My first love, like how it was for anyone else, was messy and had happened by pure chance.
It was in early December 2014 and I was planning a hiking trip to Mt Rinjani at the end of the month but being the highly spontaneous and impromptu individual that I am, it was almost impossible to get anyone on board the trip at the very last minute. I would have still gone ahead with my plans only if the local agency had accepted solo hikers in the first place. So, left with less than a week to go and no concrete plans anywhere near in sight, I started feeling befuddled in my head. And it was in such a state of mind that I decided to just book a one-way flight ticket to Taiwan, a country that did not even cross my mind until five minutes before I made the payment. And there you go; unexpected, uninitiated and what the hell, my first proper solo trip which turned out to be my first love too.
You thought you were going to read about how I fell in love with a girl so beautiful inside out, didn't you? I am sorry, your feelings had just got cheated on.
This is my story about how I truly fell in love with an experience that was only the beginning of an amazing chapter in my life. So, sit tight and ride out this journey with me.
To give you a sense of how hastily this trip was prepared, I was actually queueing up to get my passport stamped at the Taipei's Taoyuan International Airport when I suddenly remembered that I didn't check the visa requirements. So, there I was, standing in the line waiting for my turn while my heart was pounding really hard. "Holy shit, this must be the most epic travel failure if I am forced to turn back because I didn't get a visa," I thought to myself as I handed over my glossy red passport to the customs officer. Then almost instantly, she hit the passport, smiled and greeted me, "Welcome to Taiwan, Sir, and have a pleasant stay with us." I was grinning from ear to ear like a 5 year old as I made my way through the baggage clearance.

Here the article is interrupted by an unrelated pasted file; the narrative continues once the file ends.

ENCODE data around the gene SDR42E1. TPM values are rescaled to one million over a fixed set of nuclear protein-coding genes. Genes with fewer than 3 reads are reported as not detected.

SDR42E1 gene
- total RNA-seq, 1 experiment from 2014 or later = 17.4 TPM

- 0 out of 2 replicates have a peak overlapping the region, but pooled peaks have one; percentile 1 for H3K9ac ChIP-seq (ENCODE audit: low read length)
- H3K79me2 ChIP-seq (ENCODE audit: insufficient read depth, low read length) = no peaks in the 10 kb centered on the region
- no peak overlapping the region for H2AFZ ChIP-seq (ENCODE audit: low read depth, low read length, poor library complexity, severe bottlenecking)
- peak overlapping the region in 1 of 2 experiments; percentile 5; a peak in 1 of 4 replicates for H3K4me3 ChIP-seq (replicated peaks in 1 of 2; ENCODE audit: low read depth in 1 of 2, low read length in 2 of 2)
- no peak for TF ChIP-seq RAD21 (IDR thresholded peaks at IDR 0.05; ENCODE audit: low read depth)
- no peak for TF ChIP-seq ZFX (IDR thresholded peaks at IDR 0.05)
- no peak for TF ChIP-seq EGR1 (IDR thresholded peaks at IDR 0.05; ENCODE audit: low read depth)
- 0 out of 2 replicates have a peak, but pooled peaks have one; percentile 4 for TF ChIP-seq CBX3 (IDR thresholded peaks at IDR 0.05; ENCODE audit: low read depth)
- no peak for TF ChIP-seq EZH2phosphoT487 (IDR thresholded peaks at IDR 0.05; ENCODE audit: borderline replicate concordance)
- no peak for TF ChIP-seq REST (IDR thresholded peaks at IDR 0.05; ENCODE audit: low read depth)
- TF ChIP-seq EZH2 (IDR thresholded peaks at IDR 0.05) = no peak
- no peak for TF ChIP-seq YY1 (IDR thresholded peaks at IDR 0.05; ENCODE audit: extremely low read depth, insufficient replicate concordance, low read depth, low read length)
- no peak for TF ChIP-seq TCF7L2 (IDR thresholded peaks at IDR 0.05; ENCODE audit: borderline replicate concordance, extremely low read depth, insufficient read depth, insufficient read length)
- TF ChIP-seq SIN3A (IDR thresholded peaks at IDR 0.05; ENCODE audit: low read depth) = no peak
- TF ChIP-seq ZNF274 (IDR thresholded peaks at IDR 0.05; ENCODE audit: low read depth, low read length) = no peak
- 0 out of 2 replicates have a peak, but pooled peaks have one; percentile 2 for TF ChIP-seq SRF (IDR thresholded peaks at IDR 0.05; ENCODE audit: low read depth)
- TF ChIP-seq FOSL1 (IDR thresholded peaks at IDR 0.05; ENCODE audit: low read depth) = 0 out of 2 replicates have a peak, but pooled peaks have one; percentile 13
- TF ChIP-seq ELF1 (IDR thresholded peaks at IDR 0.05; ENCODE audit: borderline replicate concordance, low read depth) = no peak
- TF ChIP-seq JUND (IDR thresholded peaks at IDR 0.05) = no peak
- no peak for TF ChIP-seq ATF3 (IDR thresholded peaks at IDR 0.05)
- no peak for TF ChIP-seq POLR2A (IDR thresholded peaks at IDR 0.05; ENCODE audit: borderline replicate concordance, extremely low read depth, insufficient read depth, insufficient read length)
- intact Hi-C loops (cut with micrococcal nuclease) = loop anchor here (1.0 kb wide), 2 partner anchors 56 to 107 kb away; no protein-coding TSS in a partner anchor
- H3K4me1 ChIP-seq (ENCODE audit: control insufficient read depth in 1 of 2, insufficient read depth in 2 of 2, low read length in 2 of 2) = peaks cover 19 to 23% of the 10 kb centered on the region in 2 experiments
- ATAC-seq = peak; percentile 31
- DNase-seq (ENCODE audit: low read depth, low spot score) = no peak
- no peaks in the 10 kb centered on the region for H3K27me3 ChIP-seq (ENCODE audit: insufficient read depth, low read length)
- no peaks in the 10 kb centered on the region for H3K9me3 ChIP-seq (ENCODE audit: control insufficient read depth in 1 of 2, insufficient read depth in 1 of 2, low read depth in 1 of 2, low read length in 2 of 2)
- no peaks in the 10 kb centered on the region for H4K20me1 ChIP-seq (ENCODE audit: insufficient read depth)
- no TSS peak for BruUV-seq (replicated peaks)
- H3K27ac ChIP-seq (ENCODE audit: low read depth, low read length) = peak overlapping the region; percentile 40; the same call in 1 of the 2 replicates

Lesson number one that I had learned from this trip is to break away from the rigidity of a fixed itinerary. I admit that I didn't have a single clue on what to do, see or eat in Taiwan before I flew in. So, I paid for a bed for ten nights in Taipei alone and that was the start of a series of bad decision making. I thought to myself that maybe after I got a place to stay, I could build an itinerary around it. But on the second night, I came back to the apartment feeling a little bit at loss. I had already traveled all over the city and seen everything that needed to be seen in a single day. So what was I going to do for the remaining nine days? I slumped onto the couch feeling defeated in the empty hallway. Then a fellow Taiwanese guy came through the door, saw me in that state I was in and sat down next to me. We chatted for awhile before I told him what was bothering me. I felt like I was tied down by the accommodation booking that I had already paid for, which prevented me from altering my itinerary. But instead of being sympathetic, he actually laughed so hard for a good full minute leaving me bewildered as ever. Then, with a single pat on my back, he dropped all last signs of humour on his face, looked at me seriously and said, "I advise you to just screw your itinerary away now and get out of Taipei. You will lose some money but that's okay because you can experience more outside of the city which will compensate for your loss."
That was the start of a new lesson for me, one that I will hold onto until today whenever I go for any trips. You can have a basic skeleton plan if you must but the best experience only comes when you allow yourself to go where the trip brings you to.
And just like John Steinback said, "... people don’t take trips—trips take people."